American consumers and private businesses showed improved confidence in the economy despite recession concerns, according to economic data released on Tuesday.
The data reaffirmed our forecast of a solid economic rebound toward the end of the year, pushing our recession call to next year.
The Conference Board’s consumer confidence index rose above market’s expectation to 108 in September, the highest since May.
The improvement was broad-based, with all major confidence subindexes like jobs, incomes, spending plans and expectations rising.
Released with a month lag, core capital goods orders—which exclude defense and aircraft—rose by a sharp 1.3% in August, significantly higher than the median forecast of 0.2%. July’s number was also revised higher to 0.7% from 0.3%.
Because the core capital goods order number is a proxy for future private business investment, the sharp increases in orders should ease some recession fears.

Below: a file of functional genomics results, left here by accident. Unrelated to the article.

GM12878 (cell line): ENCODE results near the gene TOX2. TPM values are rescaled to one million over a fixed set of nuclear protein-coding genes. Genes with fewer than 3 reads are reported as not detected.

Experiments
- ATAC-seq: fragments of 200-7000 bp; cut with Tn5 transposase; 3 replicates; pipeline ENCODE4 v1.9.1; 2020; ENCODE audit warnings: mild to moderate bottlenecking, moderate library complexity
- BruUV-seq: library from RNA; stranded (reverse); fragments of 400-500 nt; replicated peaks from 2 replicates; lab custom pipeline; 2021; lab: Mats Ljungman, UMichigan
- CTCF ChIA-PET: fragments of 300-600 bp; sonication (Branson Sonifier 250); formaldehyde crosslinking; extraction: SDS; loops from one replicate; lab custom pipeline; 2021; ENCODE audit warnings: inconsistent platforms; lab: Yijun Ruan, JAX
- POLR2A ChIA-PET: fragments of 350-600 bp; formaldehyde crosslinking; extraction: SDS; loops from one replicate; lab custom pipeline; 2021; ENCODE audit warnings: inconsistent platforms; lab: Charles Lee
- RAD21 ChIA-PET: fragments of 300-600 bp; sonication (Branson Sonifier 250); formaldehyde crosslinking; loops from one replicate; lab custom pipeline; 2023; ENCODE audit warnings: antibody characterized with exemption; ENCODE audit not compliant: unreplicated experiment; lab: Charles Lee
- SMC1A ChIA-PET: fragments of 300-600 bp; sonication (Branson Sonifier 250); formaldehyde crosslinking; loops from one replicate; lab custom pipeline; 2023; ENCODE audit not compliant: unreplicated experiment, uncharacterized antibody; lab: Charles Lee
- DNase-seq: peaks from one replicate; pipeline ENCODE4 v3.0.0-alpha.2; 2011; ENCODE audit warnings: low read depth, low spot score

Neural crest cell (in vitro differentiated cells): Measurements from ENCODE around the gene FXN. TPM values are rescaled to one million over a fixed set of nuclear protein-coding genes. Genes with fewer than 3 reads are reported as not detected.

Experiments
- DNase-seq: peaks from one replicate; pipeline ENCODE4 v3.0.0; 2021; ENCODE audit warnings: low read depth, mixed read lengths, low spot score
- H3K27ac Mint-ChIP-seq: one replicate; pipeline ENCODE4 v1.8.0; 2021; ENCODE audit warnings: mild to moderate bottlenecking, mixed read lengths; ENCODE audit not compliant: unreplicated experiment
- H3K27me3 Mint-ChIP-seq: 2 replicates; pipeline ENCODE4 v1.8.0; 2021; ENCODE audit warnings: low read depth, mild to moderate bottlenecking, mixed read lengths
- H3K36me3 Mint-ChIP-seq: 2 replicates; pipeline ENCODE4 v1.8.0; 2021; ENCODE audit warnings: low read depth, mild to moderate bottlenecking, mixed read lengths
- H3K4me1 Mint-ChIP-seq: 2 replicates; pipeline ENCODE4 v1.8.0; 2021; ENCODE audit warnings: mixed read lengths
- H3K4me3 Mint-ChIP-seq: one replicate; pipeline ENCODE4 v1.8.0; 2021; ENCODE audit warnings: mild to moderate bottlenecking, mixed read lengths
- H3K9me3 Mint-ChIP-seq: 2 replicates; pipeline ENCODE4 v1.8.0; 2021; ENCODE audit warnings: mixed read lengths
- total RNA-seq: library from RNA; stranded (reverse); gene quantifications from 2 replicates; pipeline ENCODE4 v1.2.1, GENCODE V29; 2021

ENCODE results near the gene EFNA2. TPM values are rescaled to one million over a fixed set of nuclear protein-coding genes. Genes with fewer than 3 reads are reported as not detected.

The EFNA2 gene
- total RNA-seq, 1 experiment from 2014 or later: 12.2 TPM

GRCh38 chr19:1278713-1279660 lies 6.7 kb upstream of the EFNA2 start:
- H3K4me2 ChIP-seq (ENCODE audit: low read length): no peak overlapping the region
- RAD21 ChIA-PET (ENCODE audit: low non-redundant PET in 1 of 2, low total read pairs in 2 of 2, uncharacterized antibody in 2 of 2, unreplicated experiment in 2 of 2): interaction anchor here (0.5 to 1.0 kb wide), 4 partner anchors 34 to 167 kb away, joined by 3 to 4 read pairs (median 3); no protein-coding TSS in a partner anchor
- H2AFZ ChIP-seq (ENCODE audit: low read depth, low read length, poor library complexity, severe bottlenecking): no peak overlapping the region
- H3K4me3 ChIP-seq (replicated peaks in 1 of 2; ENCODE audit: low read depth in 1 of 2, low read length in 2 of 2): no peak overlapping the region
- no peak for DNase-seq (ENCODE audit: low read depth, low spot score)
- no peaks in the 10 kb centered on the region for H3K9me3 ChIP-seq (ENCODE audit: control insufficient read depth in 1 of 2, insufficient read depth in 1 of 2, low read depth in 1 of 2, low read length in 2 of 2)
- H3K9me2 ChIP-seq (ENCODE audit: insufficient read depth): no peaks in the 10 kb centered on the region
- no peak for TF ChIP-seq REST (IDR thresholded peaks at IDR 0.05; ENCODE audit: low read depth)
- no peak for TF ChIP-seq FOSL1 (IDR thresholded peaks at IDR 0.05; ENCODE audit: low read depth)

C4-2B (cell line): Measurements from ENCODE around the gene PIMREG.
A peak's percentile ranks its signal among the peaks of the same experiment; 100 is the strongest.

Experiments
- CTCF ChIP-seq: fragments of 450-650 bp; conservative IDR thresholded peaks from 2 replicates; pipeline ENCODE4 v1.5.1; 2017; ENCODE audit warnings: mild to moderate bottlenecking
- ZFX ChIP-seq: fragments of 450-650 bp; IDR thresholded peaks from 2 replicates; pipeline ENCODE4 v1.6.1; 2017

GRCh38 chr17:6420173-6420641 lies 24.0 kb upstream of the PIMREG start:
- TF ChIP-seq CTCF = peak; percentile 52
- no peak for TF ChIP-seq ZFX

For the current quarter, the shipments of core capital goods—which feeds into gross domestic product calculations for private investment—rose more modestly by 0.3% in August, after rising by 0.6% in July.
But it is important to note that lower inflation in July and August should give an upside boost to real core capital goods spending because the data was released in dollar terms.
In a separate report from the Census Bureau, new home sales rose unexpectedly by 28.8% in August to 685,000 annualized, likely showing a one-time break in the trend as the housing market continued to be dampened by rising mortgage rates.
Whether it is a short-term fluctuation or not, it should add some relief to the residential component of GDP in the third quarter, which was down by 16.2% in the second quarter as one of the main drivers for the second decline in overall GDP in a row.
We expect there is still some room for the economy to grow in the second half of the year as the full impact of the Fed’s interest rate hikes won’t be fully felt any sooner than the middle of next year. Tuesday’s data helped to strengthen that forecast despite rising predictions of a recession as early as this quarter.